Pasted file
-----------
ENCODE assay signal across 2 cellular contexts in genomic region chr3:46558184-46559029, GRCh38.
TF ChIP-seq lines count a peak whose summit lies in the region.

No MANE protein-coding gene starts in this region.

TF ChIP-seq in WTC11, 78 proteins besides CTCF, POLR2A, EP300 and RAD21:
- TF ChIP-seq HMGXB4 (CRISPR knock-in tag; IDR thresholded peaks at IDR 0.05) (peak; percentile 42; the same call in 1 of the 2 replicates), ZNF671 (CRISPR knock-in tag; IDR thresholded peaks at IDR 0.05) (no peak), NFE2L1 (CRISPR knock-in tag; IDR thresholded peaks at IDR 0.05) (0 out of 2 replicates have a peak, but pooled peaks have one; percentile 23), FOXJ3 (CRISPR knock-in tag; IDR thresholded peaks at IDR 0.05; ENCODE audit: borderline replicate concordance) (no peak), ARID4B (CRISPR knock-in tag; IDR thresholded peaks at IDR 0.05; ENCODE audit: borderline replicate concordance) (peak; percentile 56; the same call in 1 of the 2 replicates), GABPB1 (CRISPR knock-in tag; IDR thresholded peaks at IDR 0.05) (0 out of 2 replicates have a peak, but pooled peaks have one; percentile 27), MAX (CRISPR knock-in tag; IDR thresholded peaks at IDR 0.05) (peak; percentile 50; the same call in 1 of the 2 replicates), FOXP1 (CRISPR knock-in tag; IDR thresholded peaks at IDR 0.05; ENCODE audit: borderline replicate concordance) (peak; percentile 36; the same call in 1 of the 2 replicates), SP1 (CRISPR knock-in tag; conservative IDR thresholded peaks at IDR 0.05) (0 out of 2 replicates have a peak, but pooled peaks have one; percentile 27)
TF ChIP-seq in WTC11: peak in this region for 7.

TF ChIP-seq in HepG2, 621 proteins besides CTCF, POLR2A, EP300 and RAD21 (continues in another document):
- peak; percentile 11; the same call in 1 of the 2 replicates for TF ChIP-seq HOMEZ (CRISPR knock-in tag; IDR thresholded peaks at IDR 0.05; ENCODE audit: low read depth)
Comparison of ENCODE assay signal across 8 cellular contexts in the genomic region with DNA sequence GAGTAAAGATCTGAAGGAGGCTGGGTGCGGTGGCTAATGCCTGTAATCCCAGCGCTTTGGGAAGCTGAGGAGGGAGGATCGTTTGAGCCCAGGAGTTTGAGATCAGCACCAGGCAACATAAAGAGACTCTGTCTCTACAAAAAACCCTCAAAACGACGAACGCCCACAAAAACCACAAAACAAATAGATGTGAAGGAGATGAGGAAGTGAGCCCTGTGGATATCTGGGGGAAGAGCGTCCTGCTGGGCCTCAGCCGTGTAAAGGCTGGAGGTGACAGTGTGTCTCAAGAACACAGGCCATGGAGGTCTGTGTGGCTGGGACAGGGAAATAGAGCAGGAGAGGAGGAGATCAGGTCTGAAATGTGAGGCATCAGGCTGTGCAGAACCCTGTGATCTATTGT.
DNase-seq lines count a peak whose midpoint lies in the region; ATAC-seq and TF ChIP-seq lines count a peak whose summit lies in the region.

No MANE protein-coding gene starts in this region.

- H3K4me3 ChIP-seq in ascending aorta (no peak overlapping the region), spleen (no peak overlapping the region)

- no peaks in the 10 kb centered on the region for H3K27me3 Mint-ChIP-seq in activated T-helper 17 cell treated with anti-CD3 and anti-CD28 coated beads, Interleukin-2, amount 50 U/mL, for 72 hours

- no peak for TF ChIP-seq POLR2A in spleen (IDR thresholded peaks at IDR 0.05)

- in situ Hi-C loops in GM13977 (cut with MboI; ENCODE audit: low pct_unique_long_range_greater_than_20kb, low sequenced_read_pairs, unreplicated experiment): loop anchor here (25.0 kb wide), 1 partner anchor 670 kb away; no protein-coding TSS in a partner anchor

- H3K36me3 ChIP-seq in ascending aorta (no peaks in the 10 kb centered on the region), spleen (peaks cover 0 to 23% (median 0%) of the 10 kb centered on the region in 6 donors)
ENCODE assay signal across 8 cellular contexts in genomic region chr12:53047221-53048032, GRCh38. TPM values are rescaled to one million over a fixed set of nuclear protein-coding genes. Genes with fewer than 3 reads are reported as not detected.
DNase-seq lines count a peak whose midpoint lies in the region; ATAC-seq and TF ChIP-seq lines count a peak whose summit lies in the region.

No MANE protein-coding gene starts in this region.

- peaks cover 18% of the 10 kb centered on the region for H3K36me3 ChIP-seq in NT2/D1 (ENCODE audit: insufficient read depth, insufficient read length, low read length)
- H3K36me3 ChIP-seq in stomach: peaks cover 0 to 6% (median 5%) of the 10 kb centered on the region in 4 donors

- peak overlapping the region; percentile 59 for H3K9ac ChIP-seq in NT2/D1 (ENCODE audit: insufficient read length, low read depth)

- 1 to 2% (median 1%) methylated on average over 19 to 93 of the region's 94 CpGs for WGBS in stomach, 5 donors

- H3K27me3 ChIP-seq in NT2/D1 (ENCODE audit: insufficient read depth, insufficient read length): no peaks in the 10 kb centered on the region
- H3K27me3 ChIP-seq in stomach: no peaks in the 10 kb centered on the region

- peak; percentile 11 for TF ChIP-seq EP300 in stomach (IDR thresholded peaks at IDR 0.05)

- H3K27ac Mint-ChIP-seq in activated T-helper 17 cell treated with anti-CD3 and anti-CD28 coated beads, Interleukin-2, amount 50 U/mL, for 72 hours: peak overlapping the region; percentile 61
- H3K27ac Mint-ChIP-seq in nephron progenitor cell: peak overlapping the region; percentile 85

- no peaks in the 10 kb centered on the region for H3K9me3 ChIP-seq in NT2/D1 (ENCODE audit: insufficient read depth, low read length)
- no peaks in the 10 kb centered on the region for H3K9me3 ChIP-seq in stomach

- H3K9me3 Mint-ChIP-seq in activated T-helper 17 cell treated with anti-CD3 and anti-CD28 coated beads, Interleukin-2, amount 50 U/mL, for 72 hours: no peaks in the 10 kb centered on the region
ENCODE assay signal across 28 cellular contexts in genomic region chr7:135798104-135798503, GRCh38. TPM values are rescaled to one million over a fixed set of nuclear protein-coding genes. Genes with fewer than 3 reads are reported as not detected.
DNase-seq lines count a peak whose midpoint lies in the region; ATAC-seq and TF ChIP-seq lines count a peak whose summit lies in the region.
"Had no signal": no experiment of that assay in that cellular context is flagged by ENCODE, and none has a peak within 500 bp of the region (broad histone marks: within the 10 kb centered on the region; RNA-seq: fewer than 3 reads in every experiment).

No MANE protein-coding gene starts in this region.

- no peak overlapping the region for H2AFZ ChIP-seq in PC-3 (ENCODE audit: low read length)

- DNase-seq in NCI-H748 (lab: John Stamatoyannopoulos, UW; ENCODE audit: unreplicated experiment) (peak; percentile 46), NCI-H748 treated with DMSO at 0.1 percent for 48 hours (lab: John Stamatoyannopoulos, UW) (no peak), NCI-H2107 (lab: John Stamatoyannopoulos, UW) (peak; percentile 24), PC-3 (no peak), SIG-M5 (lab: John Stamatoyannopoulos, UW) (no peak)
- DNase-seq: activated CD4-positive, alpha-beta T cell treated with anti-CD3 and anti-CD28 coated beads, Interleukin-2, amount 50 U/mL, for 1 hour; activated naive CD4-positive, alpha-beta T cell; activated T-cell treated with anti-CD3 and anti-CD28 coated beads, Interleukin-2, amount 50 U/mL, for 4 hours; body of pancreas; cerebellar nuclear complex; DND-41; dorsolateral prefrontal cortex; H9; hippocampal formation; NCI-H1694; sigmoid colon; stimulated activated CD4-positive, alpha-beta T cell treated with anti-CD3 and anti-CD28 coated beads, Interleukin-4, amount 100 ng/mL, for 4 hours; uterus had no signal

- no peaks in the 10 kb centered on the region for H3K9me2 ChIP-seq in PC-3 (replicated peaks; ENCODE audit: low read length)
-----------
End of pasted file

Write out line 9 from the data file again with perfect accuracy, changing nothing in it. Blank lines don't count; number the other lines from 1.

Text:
Comparison of ENCODE assay signal across 8 cellular contexts in the genomic region with DNA sequence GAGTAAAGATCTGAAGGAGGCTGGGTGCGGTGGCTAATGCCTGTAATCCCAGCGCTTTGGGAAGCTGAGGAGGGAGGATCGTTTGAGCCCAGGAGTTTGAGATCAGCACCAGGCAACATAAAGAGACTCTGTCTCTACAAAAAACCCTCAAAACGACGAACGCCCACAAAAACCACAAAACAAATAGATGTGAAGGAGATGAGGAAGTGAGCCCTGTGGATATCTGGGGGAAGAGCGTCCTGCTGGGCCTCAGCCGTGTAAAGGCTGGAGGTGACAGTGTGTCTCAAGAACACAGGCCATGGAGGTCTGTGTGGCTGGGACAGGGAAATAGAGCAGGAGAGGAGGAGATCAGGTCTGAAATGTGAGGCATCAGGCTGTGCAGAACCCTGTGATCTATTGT.